COPENHAGEN (Reuters) - The world’s biggest shipping firm, A.P. Moller-Maersk, set a new course on Thursday that will see the $30 billion firm bulk up its transport business while seeking alliances or a separate listing for its energy operations.
Low freight rates and oversupply have rocked the container shipping sector, with South Korea’s Hanjin Shipping Co Ltd forced into receivership last month, stranding an estimated $14 billion in cargo on its ships.
Maersk, with a fleet of more than 600 ships, will focus its attention on building up its transport and logistics operations despite these problems, while creating a separate energy division combining Maersk Oil and three related companies.
The latter will be split from the main company individually or in combination “in the form of joint-ventures, mergers or listing”, within two years Maersk, which is controlled by the Maersk family and was founded in 1904 by A.P. Moller, said.
The spin-off should allow Maersk to shed any conglomerate discount by allowing markets to value each of its businesses.
Estimates for the sum of the parts vary, with Denmark’s Sydbank saying the Transport and Logistics division could be worth $26-$35 billion and the Energy division possibly $11-$23 billion, while Barclays analysts say a standalone Maersk Oil would currently have a market value of around $4.7 billion.
“Separating our transport and logistics businesses and our oil and oil related businesses... will enable both to focus on their respective markets. Both face very different underlying fundamentals and competitive environments,” Chairman Michael Pram Rasmussen said in a statement.
The shake-up will be led by Soren Skou, the 52-year-old chief executive of Maersk Line who became group CEO in June. He will lead the new Transport and Logistics division, while Maersk Drilling boss Claus V. Hemmingsen will head the Energy unit.
Shares in Maersk, which have risen by more than 20 percent since June in anticipation of the strategic review, climbed 3.4 percent on the news and were at 10,240 crowns at 1516 GMT.
Some analysts and investor, however, said the 112-year-old company had not gone far enough.
“It might be one of the most pain-free solutions relative to other scenarios, but they could have gone even further,” Nykredit analyst Ricky Rasmussen said, suggesting the group could have been cut into four units.
The weak shipping market has hit the top companies which have invested heavily in “mega-ships”, largely to operate on the main Asia to Europe trade route, with industry analysts questioning whether there is enough work for them
Otto Friedrichsen, equity strategist at Danish asset manager Formuepleje, with around 45 billion Danish crowns allocated in bonds and equities, has shunned the shipping industry including Maersk, and was skeptical about the split.
“I still want to see changes in the underlying markets and don’t see this as creating any value here and now.”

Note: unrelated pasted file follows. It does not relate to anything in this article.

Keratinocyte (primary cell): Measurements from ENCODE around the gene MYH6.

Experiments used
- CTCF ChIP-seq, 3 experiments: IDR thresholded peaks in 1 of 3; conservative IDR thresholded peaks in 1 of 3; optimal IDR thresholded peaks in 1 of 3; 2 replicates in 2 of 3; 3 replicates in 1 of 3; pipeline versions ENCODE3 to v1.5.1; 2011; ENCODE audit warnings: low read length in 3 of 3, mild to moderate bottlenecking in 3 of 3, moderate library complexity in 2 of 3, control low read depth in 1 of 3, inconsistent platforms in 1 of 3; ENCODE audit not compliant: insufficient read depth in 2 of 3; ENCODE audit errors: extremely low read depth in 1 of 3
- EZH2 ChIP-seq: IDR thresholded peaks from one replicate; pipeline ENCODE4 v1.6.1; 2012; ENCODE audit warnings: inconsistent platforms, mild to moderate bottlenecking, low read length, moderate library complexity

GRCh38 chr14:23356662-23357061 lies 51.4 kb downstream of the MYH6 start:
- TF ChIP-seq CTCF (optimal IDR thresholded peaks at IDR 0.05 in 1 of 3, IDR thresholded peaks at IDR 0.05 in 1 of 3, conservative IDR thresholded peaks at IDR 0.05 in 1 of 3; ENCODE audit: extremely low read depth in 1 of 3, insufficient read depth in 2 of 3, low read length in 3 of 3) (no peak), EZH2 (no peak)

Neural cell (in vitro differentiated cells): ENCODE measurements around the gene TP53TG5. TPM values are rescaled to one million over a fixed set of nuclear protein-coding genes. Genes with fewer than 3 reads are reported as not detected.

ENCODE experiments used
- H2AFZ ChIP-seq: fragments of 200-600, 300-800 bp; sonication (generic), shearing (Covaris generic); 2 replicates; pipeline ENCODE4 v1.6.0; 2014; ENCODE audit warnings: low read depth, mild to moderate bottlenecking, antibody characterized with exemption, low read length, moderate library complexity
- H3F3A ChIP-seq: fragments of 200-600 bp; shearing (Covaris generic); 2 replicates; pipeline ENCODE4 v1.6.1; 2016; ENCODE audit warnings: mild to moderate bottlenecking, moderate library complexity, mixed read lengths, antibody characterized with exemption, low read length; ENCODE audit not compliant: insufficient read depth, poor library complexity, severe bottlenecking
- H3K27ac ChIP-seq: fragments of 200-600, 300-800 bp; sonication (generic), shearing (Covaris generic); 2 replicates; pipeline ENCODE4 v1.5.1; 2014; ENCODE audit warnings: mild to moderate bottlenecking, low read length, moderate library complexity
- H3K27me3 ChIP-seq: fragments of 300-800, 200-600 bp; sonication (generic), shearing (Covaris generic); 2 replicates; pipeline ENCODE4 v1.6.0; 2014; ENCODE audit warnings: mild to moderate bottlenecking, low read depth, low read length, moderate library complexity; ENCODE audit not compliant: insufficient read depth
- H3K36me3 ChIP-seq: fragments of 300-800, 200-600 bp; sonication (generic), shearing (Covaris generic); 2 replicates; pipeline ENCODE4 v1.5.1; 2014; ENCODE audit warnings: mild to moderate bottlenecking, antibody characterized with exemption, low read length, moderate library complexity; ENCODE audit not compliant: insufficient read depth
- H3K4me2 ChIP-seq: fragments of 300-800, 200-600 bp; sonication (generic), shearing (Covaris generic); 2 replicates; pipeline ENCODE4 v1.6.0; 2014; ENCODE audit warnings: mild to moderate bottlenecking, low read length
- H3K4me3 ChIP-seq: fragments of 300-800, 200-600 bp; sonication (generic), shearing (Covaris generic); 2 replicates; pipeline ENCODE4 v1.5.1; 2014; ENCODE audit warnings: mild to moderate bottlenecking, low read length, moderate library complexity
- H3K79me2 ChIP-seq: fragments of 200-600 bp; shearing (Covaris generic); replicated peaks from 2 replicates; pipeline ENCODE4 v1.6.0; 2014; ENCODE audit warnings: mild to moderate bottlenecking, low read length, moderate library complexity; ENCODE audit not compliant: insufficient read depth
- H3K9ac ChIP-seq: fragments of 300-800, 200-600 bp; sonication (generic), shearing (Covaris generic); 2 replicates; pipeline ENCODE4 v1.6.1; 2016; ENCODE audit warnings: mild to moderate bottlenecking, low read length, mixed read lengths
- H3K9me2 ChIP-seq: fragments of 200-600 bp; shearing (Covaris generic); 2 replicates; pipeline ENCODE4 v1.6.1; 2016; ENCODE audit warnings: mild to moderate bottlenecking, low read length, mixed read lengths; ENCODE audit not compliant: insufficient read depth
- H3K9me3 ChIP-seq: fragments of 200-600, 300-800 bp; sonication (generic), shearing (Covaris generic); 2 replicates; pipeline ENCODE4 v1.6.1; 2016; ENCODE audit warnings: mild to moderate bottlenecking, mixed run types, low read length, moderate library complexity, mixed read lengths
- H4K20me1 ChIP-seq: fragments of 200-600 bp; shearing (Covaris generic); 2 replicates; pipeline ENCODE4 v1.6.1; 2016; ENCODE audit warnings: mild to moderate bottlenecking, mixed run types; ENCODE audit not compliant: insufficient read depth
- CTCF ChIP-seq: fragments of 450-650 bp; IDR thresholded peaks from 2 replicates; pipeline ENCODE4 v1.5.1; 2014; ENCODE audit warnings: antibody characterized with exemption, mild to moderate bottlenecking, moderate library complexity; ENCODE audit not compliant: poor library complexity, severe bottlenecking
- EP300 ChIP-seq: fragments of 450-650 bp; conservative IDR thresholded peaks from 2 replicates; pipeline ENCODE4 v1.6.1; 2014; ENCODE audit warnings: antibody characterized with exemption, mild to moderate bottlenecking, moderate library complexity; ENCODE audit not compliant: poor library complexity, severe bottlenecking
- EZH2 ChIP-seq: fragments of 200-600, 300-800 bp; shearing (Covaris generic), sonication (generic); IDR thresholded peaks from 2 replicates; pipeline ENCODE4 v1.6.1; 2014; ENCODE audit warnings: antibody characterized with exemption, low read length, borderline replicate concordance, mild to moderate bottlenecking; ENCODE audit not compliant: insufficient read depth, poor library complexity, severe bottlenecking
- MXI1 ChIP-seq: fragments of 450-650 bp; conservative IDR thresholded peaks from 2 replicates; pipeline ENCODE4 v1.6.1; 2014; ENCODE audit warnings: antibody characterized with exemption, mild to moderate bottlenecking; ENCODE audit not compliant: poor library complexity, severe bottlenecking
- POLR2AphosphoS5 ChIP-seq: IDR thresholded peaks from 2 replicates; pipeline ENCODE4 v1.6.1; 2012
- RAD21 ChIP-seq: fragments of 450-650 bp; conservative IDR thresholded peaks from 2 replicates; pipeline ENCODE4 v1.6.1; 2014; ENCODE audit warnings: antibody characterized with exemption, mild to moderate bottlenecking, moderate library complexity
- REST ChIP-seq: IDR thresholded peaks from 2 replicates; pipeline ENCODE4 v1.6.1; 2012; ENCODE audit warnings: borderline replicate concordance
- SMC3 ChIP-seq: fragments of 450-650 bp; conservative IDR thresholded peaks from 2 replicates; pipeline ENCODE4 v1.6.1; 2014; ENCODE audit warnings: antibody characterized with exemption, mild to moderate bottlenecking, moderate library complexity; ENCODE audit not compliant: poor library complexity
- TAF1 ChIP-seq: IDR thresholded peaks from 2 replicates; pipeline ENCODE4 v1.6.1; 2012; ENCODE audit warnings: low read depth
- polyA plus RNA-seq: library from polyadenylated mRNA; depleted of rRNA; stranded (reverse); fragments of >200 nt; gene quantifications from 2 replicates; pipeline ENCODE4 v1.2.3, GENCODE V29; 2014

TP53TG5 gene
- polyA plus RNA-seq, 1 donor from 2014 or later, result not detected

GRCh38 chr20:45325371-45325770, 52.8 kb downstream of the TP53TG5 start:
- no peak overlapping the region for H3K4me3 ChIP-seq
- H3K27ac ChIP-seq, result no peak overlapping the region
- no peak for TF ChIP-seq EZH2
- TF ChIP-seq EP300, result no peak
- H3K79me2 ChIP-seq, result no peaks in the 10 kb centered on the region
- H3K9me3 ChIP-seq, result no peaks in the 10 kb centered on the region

Maersk’s second-quarter group net profit of $101 million was well below the $196 million expected by analysts.
“We had a quite poor second quarter, but some players have it much worse than we do, which we also saw with Hanjin,” Rasmussen told Reuters after the split was announced.
South Korea’s Hanjin Shipping Co Ltd, the world’s seventh largest container carrier, filed for court receivership in late August.
Rasmussen expects a recent wave of consolidation to intensify, and told Reuters that Maersk is ready to use its cash reserves of close to $12 billion to buy up competitors.
“The Chinese shipping companies are now uniting forces because they are under pressure. In the long run, no one finds it amusing to run a loss-making business,” Rasmussen said.
Clustered with Maersk Line in the Transport and Logistics division will be APM Terminals, Damco, Svitzer and Maersk Container Industry, which together accounted for more than 75 percent of the group’s first-half revenue.
Maersk Oil and related firms such as Maersk Drilling have grappled with stubbornly low oil prices which remain 60 percent below mid-2014 levels.
Grouping the two energy firms with Maersk Supply Service and Maersk Tankers was a positive first step toward exiting the sector, said analyst Morten Imsgard at Sydbank.
“It was as far as Maersk could go right now, because they could not have a ready-made solution for the energy division in these markets, if they also want to realise a decent price for the assets,” he said.
“Maersk Oil...is a small player, so there are many players big enough to take (it) in. (Maersk) Drilling is relatively large, but its competitors are under extreme financial pressure, so it’s less likely to find an sale opportunity there.”
Earlier banking sources told Reuters that Maersk was in talks to buy a portfolio of North Sea oil assets from Royal Dutch Shell as it considers scaling up the oil and gas business ahead of a spin-off.
Additional reporting by Annabella Pultz Nielsen and Nikolaj Skydsgaard in Copenhagen and Jonathan Saul in London,; Editing by Jason Neely and Alexander Smith